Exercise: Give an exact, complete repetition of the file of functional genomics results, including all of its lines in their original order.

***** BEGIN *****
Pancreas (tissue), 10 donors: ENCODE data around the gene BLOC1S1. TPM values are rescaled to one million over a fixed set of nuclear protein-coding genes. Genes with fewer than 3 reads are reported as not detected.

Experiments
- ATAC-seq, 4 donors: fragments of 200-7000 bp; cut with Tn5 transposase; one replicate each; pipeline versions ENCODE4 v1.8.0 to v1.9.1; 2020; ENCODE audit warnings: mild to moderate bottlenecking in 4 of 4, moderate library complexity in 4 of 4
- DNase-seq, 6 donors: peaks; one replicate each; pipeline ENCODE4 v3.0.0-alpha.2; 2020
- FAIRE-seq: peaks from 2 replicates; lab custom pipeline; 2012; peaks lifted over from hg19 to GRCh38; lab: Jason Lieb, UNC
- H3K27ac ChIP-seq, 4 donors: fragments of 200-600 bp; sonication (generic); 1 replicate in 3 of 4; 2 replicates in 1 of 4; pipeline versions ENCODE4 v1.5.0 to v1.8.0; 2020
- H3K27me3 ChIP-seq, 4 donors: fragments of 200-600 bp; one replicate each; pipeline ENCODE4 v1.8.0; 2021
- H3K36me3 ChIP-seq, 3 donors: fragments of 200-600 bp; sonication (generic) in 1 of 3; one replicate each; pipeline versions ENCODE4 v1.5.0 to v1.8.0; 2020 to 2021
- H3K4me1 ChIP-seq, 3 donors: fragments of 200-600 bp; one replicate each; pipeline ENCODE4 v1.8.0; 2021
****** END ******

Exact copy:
Pancreas (tissue), 10 donors: ENCODE data around the gene BLOC1S1. TPM values are rescaled to one million over a fixed set of nuclear protein-coding genes. Genes with fewer than 3 reads are reported as not detected.

Experiments
- ATAC-seq, 4 donors: fragments of 200-7000 bp; cut with Tn5 transposase; one replicate each; pipeline versions ENCODE4 v1.8.0 to v1.9.1; 2020; ENCODE audit warnings: mild to moderate bottlenecking in 4 of 4, moderate library complexity in 4 of 4
- DNase-seq, 6 donors: peaks; one replicate each; pipeline ENCODE4 v3.0.0-alpha.2; 2020
- FAIRE-seq: peaks from 2 replicates; lab custom pipeline; 2012; peaks lifted over from hg19 to GRCh38; lab: Jason Lieb, UNC
- H3K27ac ChIP-seq, 4 donors: fragments of 200-600 bp; sonication (generic); 1 replicate in 3 of 4; 2 replicates in 1 of 4; pipeline versions ENCODE4 v1.5.0 to v1.8.0; 2020
- H3K27me3 ChIP-seq, 4 donors: fragments of 200-600 bp; one replicate each; pipeline ENCODE4 v1.8.0; 2021
- H3K36me3 ChIP-seq, 3 donors: fragments of 200-600 bp; sonication (generic) in 1 of 3; one replicate each; pipeline versions ENCODE4 v1.5.0 to v1.8.0; 2020 to 2021
- H3K4me1 ChIP-seq, 3 donors: fragments of 200-600 bp; one replicate each; pipeline ENCODE4 v1.8.0; 2021